Also, “freedom of speech, properly enacted and conducted with care for the rights of all concerned, promotes freedoms to be related in its purpose and format — like communication in all its forms, but if it is hostile, the written word still makes it dominant: it is hard to suppress the hatred sourced at the spoken or written word, e-mail or the world wide web. The written word usually has a longer lifespan and wider impact than its oral counterpart. Most people agree that freedom of speech should not be limited except if one expresses hatred, aggression or lie. In such cases the court will decide the following situations are examples of the subtle character of the freedom of expression.” Douglas Ray, Ph.D.,


“Without the guaranteed right of all citizens to meet collectively, to have access to information, to seek to persuade others, as well as to vote, democracy is meaningless. Democratic rights, in other words, are those individual rights which are necessary to secure popular control over the process of collective decision-making on an ongoing basis.” David Beetham


And finally, “In other words, compromise brings us much closer to what actually happens in the practice of politics than doe’s consensus. It is, to quote Burke, “a very great mistake to imagine that mankind follows up practically any speculative principle, either of government or of freedom, as far as it will go in actual argument or logical illation. All government, indeed every human benefit and enjoyment, every virtue, and every prudent act, is founded on compromise and barter. We balance inconveniences, we give and take; we remit some rights that we may enjoy others; and we choose to be happy citizens rather than subtle disputants.”Moreover, compromise by nature inculcates tolerance, trust and trustworthiness, respect of others and of their moral autonomy. Compromise more powerfully contributes to these virtues than consensus, because consensus (especially in Rawls’s conception of it) does not force us to leave the domain of what is rational and justifiable in our own eyes: consensus may at most effect a shift in the center of gravity of our political universe, but it does not require us (in the way that compromise does) to move outside it. Compromise socializes, whereas consensus leaves us the separate individuals that we were.” Frank R. Ankersmit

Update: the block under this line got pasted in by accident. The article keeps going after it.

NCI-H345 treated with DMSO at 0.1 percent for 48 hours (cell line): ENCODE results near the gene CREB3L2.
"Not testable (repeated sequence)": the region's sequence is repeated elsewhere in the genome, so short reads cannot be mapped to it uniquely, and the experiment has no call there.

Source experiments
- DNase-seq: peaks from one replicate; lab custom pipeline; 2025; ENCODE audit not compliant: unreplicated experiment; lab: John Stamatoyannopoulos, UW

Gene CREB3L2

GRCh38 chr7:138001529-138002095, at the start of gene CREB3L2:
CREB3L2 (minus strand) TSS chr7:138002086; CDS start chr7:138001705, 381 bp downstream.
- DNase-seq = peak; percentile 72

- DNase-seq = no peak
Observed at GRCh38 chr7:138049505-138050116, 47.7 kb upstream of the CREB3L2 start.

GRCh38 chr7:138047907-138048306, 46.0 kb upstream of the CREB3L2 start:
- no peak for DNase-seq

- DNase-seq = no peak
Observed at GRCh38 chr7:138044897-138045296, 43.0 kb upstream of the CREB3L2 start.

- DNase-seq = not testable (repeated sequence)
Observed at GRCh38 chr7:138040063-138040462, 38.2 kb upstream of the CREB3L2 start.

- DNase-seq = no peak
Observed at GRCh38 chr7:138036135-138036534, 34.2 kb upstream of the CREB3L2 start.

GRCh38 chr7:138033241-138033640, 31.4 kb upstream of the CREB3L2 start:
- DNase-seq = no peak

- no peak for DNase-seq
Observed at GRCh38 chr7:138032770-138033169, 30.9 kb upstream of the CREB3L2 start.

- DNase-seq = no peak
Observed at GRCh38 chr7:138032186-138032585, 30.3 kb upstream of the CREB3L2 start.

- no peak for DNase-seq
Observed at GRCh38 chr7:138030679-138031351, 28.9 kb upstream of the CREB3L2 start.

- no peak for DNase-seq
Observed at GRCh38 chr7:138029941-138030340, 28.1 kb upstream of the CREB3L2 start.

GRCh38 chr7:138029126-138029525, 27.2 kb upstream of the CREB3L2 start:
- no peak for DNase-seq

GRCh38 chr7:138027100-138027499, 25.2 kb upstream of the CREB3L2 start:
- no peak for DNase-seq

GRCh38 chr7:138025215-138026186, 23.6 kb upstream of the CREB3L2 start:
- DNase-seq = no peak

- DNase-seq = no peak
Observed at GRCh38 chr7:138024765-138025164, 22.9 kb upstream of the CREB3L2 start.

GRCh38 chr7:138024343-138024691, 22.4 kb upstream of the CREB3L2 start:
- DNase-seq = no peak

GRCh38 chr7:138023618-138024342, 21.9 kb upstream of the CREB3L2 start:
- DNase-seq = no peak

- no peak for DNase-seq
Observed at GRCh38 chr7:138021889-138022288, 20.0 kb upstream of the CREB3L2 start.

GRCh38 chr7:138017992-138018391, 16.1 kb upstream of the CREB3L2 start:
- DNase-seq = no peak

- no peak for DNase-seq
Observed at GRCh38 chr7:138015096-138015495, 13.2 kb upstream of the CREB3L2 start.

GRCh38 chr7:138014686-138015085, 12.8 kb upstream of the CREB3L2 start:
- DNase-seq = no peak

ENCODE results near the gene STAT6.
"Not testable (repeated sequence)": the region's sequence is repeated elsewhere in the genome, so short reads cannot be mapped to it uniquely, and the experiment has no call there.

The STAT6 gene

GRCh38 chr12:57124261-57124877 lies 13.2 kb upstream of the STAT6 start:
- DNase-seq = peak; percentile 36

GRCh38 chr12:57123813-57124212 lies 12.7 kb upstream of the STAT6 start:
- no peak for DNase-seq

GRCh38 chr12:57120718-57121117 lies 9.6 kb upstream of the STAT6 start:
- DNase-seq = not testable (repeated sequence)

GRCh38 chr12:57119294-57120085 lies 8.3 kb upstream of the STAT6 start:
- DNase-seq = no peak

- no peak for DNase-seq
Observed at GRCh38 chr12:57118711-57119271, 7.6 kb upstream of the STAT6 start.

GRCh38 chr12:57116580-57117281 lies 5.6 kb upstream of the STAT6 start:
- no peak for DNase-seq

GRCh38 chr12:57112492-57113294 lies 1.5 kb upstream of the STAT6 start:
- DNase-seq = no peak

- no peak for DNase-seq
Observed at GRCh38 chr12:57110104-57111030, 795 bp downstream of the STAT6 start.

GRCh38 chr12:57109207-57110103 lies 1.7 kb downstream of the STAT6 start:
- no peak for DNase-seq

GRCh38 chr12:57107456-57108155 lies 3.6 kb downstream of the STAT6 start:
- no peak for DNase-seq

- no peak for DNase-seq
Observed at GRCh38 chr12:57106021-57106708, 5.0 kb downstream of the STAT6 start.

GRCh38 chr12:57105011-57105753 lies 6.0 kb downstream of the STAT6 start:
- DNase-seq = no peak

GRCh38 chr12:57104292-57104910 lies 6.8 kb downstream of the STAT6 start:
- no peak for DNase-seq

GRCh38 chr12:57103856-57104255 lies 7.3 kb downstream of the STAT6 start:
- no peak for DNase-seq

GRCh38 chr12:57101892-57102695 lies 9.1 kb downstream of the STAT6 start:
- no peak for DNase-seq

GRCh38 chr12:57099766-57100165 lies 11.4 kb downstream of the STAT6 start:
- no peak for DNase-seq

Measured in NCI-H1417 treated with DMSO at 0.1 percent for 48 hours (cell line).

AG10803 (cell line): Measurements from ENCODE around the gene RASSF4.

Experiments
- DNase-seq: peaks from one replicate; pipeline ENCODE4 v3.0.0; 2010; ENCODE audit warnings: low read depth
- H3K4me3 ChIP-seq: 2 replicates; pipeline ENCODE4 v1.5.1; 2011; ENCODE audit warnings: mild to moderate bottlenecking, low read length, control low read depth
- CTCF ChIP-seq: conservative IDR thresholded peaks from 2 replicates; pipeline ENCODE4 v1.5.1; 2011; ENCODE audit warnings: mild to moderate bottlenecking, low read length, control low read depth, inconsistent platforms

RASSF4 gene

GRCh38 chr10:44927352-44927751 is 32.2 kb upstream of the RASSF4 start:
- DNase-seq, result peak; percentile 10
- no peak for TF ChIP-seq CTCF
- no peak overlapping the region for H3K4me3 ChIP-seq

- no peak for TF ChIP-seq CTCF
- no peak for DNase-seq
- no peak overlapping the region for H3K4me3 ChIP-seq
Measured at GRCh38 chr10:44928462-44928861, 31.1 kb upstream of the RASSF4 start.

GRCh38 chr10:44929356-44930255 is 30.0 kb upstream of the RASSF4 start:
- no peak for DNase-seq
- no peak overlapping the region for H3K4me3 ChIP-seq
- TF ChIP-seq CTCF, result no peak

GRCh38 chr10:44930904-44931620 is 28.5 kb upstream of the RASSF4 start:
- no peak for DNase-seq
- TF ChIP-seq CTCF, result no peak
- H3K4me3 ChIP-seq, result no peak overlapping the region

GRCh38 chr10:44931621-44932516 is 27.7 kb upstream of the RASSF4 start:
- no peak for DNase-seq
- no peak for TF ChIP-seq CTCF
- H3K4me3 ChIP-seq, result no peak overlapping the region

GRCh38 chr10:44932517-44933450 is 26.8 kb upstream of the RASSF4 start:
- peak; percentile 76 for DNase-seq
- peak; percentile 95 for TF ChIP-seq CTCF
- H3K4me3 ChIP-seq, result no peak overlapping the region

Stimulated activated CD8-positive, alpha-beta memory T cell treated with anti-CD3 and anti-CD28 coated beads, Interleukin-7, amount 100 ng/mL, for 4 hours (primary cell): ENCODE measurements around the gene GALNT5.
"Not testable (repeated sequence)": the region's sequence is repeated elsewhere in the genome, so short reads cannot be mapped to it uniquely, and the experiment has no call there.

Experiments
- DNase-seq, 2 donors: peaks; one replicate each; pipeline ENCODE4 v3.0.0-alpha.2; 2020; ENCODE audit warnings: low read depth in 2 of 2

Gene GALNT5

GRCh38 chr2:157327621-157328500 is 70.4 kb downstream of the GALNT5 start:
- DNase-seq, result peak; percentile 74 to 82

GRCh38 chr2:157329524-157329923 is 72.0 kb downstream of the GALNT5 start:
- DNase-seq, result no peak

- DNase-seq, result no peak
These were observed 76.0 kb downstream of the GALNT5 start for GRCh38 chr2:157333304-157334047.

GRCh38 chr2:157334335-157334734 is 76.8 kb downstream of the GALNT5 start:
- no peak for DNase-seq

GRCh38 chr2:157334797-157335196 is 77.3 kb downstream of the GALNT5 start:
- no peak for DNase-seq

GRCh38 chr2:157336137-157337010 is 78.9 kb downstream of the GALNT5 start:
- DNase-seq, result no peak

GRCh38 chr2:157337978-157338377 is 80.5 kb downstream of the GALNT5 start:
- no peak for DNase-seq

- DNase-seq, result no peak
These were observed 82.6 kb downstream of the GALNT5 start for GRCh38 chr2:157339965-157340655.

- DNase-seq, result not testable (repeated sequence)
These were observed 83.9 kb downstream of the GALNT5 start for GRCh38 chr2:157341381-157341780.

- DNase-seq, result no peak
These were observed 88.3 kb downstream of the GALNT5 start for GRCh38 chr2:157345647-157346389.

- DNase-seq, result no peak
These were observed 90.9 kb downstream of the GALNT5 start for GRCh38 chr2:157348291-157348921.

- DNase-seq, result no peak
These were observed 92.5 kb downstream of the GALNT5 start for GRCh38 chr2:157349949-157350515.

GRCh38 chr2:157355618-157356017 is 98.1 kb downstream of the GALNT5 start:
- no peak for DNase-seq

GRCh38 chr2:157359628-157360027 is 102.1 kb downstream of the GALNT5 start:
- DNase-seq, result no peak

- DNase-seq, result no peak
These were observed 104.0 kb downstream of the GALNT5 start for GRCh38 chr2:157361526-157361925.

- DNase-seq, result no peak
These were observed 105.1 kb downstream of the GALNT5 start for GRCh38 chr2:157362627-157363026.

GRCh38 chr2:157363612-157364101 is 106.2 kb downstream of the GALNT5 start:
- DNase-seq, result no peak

So, my professor hit the nail on the head in saying compromise is a necessary practice in a democracy. We, the people who live in and support a democratic way of life, need to continually expect and demand that those who are engaged in political discourse and practice follow the above principles for necessary conditions for a strong democracy. Those who don’t follow a ‘good practice’ are essentially anti-democratic and need to be identified as so.